Wednesday, October 03, 2007

Garden gourds mailed in the fall

Old Fluxus Indian Symbol Set #7

Every summer for more than fifteen summers my childhood friend, Liz Garst, has grown decorative gourds in her garden. Liz lives several miles south of Coon Rapids, Iowa, in an area known as the Whiterock Conservancy. Her garden is near the banks of the Raccoon River and about 200 feet west and downhill from the Fluxus Indian Museum (Liz has housed the FIM in guest quarters above her large truck and tractor garage since 1994). Every fall she harvests a large crop of gourds, and distributes them to friends far and wide. Some of us get ours by mail in a cardboard box--wrapped in pages from The Des Moines Register. The latest installment of this tradition just arrived...unwrapped here for your viewing pleasure.

The garden where these gourds were grown is just across the river from a bluff of white sandstone rocks. Small groups of Meskawki (or Fox?) Indians used to come--by car--and spend part of their summers on top of this bluff gathering herbs and fishing--up until as late as the 1940s. This site is also part of an area that astronomers have identified as being one of the "darkest" sky spots in the midwest part of the United States (far away from cities and lights, minimal cloud cover). I have never seen so many stars in the night sky as you can see when standing in a clearing here on a winter night.

Liz and I grew up in the 1950s & 60s (graduating from high school in 1969). When we were children American popular kids' culture was going through a phase of romanticizing the American Indians of the past. American Indians were portrayed in "westerns" and other TV shows, comics, and other forms of popular culture as having "been" interesting and generally good people who on occasion would support and assist the "white man" (my favorite: Tonto--the Lone Ranger's Indian assistant). We were also taught that the Indians knew how to live off the land and had learned many valuable natural skills (like making moccasin shoes)...so their spirit and imagery were often evoked by Boy and Girl Scout groups, too. Playing with bows and arrows, wearing headdresses, Indian beaded belts, and Indian patterned blankets were "cool." It was still better to play being a cowboy (the "winners"), but the Indians could be "cool," too. This period was one of the last and odder phases of American culture destroying/suppressing/neutralizing American Indian culture by creating and assimilating cartoon versions of it into its own culture. A lot of this stuff got re-re-assimilated when this boomer generation grew up and became hippies -- leather fringe coats, wearing moccasins (with rubber soles), smoking marijuana in peace pipes, communes and getting "back to the land."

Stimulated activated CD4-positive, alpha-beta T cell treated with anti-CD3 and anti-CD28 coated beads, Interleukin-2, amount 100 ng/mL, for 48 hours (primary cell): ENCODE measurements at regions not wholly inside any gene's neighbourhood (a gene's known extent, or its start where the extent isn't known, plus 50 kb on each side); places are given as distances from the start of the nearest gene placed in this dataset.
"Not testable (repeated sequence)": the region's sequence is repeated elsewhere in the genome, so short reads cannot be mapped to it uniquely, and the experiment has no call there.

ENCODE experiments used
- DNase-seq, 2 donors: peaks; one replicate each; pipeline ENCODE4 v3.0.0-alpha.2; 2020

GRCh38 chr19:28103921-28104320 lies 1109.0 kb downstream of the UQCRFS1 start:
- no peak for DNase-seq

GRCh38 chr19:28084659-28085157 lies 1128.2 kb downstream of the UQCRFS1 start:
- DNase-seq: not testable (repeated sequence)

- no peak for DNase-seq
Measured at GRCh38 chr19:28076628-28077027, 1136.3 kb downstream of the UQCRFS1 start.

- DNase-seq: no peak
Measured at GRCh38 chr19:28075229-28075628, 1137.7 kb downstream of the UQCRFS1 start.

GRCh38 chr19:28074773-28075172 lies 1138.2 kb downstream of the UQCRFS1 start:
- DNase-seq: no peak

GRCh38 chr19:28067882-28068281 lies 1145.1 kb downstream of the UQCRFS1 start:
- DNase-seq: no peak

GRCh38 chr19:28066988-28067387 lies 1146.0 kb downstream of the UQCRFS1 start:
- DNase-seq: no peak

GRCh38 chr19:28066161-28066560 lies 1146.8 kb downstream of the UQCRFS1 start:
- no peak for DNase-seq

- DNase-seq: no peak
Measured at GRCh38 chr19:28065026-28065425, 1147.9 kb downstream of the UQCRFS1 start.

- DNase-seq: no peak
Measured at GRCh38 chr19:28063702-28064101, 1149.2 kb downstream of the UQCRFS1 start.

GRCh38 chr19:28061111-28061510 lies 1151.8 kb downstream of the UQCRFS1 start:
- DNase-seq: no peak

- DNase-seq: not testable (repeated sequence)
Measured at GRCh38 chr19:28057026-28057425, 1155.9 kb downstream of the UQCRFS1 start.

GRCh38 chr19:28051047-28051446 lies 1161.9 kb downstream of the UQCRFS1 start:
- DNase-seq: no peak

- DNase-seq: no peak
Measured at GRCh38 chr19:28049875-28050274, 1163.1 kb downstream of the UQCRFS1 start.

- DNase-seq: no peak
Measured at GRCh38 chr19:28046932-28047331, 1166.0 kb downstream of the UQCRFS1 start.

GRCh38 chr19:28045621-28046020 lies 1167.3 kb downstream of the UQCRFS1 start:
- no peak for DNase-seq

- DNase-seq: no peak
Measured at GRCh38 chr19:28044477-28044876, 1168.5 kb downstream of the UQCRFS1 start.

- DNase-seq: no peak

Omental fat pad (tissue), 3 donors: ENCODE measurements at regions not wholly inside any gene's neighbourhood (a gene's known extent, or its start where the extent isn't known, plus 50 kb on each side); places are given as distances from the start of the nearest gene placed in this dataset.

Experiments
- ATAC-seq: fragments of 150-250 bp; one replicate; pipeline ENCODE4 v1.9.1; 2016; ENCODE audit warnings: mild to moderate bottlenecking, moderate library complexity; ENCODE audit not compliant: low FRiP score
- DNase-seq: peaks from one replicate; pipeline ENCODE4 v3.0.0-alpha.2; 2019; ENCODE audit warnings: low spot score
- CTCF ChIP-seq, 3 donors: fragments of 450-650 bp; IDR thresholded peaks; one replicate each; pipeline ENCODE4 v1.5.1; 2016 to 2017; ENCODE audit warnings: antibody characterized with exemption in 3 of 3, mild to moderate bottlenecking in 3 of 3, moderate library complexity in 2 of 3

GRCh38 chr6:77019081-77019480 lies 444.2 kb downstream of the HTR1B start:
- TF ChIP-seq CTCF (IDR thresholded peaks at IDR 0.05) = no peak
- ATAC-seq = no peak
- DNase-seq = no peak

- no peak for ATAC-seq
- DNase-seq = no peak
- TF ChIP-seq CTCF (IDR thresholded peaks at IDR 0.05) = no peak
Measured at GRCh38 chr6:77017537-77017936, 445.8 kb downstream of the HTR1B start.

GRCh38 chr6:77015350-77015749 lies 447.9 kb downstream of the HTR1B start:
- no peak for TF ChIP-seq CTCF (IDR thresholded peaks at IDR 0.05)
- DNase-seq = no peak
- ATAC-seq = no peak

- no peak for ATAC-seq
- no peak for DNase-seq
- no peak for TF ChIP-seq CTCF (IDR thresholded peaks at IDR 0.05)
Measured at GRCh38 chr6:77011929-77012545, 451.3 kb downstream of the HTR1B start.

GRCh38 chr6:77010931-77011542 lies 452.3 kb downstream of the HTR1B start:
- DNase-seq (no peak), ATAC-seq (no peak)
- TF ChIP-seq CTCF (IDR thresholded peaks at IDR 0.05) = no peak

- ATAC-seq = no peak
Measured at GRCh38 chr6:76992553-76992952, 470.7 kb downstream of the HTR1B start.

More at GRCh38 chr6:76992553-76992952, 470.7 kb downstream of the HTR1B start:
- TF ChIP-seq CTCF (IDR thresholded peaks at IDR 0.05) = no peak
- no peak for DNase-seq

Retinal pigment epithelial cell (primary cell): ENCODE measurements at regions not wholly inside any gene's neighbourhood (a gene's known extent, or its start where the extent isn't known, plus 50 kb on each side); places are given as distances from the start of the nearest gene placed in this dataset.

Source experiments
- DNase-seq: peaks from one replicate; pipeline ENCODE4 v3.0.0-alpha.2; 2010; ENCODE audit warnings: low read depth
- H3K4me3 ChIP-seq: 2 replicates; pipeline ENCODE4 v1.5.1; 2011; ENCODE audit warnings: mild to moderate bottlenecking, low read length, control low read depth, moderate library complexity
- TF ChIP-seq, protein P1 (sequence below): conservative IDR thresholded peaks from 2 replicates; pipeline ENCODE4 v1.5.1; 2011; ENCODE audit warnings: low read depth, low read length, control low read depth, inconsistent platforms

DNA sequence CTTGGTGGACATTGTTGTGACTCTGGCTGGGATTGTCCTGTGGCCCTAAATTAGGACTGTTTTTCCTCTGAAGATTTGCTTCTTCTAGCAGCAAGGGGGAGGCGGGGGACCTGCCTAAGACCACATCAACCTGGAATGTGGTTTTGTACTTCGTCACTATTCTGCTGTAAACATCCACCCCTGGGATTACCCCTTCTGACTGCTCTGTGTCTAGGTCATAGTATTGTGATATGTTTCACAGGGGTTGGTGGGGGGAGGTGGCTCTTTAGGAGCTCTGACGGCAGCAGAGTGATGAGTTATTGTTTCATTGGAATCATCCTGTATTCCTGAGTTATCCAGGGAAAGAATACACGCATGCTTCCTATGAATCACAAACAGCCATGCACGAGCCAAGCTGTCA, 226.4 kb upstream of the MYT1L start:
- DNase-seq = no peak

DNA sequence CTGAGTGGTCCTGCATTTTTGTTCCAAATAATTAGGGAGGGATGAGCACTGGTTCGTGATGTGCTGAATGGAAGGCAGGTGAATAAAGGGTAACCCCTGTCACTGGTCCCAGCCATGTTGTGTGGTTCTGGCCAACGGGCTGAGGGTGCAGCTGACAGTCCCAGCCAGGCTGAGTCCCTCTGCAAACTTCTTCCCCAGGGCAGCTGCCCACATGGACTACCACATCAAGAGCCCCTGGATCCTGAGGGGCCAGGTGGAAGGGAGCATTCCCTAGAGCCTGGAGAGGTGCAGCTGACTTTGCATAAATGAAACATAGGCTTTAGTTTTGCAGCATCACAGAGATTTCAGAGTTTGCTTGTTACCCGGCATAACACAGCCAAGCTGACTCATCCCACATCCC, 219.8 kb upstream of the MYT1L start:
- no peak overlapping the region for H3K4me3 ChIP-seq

The original immigrants to America became fearful of American Indians and there were many incidents of violence between immigrant and Indian groups (also many incidents of cooperation and mutual help). But fear--and the diseases the immigrants brought with them--won out. The growing immigrant population and their descendants "solved" their Indian problem militarily and culturally. Armed Indians were defeated and the rest relocated to various reservations. On these reservations, the government and religious supervisors tried to re-educate them so they could become part of the dominant culture. By the time Liz and I were born, the once real-life reports about the "savage" "scalping" "murderous" Indians had faded into stories from the distant past. Now that the Indian people were no longer a military or cultural threat, American culture was free to romanticize and embrace the "interesting," often noble and "spiritual" people who had lived here before we arrived (and ignore or pity their "drunken" impoverished descendants). It is as if the last step in putting a competing race/culture behind you is to assimilate it and distort it and dress it up in ways that now makes it palatable and non-threatening to the dominant culture. Culture's way of assuaging its own guilt...its attempt to wash its own bad taste out of its own mouth...done with popular culture, children and hippies.

1 Comments:

Blogger mIEKAL aND said...

I too have been a gourd farmer since about 1986 or so. While we lived in Madison I built 4'x4' boxes & drove in soil from miles away. After we got to Dreamtime we've had unlimited space to grow, but usually each year I only grow a couple varieties. This year I grew canteen & extra warty gourds. Here's a gourd site that we've created in the past:

All Gourds

And here's a bunch of samples from an audiowork called Gourdaphonia. All the instruments are from gourds we grew.

gourd samples

8:38 PM  

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